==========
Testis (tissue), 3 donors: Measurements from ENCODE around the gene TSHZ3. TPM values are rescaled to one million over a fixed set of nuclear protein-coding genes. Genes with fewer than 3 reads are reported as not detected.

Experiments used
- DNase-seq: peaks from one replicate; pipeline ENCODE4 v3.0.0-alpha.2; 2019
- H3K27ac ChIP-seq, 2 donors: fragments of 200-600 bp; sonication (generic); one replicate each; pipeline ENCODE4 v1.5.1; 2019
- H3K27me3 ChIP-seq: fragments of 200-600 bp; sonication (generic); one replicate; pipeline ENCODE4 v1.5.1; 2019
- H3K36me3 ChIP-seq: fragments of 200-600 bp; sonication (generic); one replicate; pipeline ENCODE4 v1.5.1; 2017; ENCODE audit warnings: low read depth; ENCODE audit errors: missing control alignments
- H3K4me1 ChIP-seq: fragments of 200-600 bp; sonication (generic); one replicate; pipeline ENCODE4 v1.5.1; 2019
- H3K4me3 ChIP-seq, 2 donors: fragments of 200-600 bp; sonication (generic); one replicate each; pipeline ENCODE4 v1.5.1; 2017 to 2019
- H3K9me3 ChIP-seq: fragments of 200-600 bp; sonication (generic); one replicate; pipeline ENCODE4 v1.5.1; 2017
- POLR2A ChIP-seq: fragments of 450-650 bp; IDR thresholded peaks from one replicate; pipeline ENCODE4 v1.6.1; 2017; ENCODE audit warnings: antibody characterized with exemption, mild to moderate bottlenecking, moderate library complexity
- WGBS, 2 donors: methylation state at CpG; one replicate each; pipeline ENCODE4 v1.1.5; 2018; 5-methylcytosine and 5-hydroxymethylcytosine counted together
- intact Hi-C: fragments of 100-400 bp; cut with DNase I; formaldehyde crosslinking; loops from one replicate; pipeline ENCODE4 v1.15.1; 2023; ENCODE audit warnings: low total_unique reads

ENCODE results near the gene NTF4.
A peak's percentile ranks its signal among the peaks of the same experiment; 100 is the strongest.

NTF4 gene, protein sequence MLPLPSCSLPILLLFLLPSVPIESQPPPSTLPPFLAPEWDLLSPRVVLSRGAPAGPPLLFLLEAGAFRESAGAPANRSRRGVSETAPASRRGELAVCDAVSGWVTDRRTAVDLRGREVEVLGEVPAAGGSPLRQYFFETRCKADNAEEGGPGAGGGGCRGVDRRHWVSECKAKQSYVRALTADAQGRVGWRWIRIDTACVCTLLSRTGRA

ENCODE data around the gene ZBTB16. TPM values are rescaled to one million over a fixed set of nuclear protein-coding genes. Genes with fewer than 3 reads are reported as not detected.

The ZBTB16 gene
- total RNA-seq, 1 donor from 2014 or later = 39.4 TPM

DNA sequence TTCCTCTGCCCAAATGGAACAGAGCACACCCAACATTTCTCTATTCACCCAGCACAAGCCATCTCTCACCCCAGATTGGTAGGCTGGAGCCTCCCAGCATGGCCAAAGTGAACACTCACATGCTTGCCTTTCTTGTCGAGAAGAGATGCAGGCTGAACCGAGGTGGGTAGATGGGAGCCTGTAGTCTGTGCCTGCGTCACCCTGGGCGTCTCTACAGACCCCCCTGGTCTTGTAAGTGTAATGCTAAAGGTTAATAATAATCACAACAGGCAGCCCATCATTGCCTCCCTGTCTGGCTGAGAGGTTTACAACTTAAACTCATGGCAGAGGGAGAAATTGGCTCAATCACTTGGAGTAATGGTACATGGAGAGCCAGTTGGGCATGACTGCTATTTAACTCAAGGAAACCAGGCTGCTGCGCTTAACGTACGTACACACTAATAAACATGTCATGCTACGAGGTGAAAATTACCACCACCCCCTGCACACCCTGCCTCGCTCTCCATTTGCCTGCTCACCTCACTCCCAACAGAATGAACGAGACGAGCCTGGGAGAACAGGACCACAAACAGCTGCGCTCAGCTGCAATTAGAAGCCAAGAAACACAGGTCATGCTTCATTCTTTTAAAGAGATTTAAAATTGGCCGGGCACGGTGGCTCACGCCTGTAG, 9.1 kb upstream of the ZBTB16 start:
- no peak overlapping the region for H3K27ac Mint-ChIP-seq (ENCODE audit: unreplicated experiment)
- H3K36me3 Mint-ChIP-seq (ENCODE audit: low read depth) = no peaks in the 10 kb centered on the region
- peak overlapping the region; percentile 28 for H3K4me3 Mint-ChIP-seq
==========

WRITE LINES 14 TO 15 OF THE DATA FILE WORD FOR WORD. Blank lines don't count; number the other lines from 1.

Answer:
A peak's percentile ranks its signal among the peaks of the same experiment; 100 is the strongest.

NTF4 gene, protein sequence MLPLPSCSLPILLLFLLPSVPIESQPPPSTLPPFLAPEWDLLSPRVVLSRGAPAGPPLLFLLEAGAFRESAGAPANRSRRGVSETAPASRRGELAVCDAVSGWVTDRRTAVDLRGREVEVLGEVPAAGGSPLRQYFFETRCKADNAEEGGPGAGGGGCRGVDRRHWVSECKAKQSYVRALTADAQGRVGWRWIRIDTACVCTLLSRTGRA